Before the debate, 47 people voted for the motion, 32 against with five abstaining. Afterwards, equal numbers (43) opposed and supported the motion with three people abstaining.

I    The Institute of Psychiatry welcomes suggestions for future debates. See

The long and the short of journals impact

Short-form journal articles have more scientific impact per page than their longer cousins, according to an analysis by Nick Haslam at the University of Melbourne (published in Perspectives on Psychological Science: available at

Critics of established publishing practices in psychology, such as Denise Park at the University of Texas at Dallas and Shelley Taylor at the University of California, have argued that the house style of many journals is too long-winded and inaccessible, with drawn-out review procedures. They’ve called for journals to publish more snappy, short-form articles (for example, see ‘How can we improve psychological science’; May issue of The Psychologist). In light of this, Haslam compared the citation impact of short articles published in Psychological Science, Cognition and the Journal of Experimental Social Psychology between 2002 and 2007 with the longer articles in those same journals.

Whilst for each journal the average longer article accrued more citations than the average shorter article, the shorter articles achieved more citations per page – that is, they delivered more scientific bang for your buck.

‘Although short articles tend to have less citation impact than their heavyweight cousins, they punch above their weight class – they are more efficient in converting journal pages into citation impact,’ Haslam wrote. He added that this means a ‘journal composed entirely of short articles would be expected to have greater…influence than one with the same page count that contained only long articles.’


New centre to study brain ageing

A £5 million grant has been awarded to a team aiming to understand how brain ageing in healthy people affects abilities such as language and memory.

Drawn from public health, clinical neurosciences and psychology at the University of Cambridge and the MRC Cognition and Brain Sciences Unit, the Biotechnology and Biological Sciences Research Council-funded group will be called the Cambridge Centre for Ageing and Neuroscience.

Professor Lorraine Tyler of the University of Cambridge, who is leading the research, said ‘Our mental abilities don’t suddenly start to decline as we enter retirement. In fact, many are retained right into our eighties and we are often too quick to attribute normal lapses like forgetfulness to the effects of age. Understanding the complexities of how ageing affects the brain will be crucial for older people to be able to live fulfilled lives and contribute fully to society. We hope that this research will not only add to this understanding, but will also have an important impact on how we view the ageing process, as one of change, rather than inevitable deterioration.’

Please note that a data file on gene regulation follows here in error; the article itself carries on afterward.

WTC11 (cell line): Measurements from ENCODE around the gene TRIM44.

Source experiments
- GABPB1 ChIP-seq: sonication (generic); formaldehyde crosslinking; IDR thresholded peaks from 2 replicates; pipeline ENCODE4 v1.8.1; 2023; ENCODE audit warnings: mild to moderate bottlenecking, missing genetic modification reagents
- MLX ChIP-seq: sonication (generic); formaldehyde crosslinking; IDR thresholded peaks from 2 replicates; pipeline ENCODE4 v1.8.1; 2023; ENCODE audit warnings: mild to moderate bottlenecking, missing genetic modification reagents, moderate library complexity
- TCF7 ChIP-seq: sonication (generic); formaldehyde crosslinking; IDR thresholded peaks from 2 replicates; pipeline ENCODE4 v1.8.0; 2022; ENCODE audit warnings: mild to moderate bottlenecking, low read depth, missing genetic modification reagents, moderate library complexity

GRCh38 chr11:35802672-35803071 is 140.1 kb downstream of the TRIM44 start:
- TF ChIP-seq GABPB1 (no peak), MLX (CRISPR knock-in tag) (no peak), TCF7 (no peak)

The study will recruit 3000 people aged 18–88 years from the general population to create a large library of information on how healthy brain ageing affects mental abilities to different degrees. The team hopes this will help in identifying older people who might be helped by therapies, and provide a lasting resource for future researchers to draw on.


Royal Society Fellowship 

Comparative psychologist Professor Nicola Clayton of the University of Cambridge was among 44 new Fellows elected to the Royal Society in May. ‘It is my dream come true and I am on cloud nine,’ Clayton told The Psychologist. The Royal Society cited Professor Clayton’s contribution to our understanding of animal intelligence and her theory that intelligence evolved independently in apes and corvids, including crows and jays. ‘First and foremost I am spellbound by a bird’s-eye view on animal cognition,’ Clayton said.

Among Clayton’s current projects, she is collaborating with Mark Baldwin – Artistic Director of Rambert Dance Company – using future planning by jays as inspiration for a contemporary dance piece (see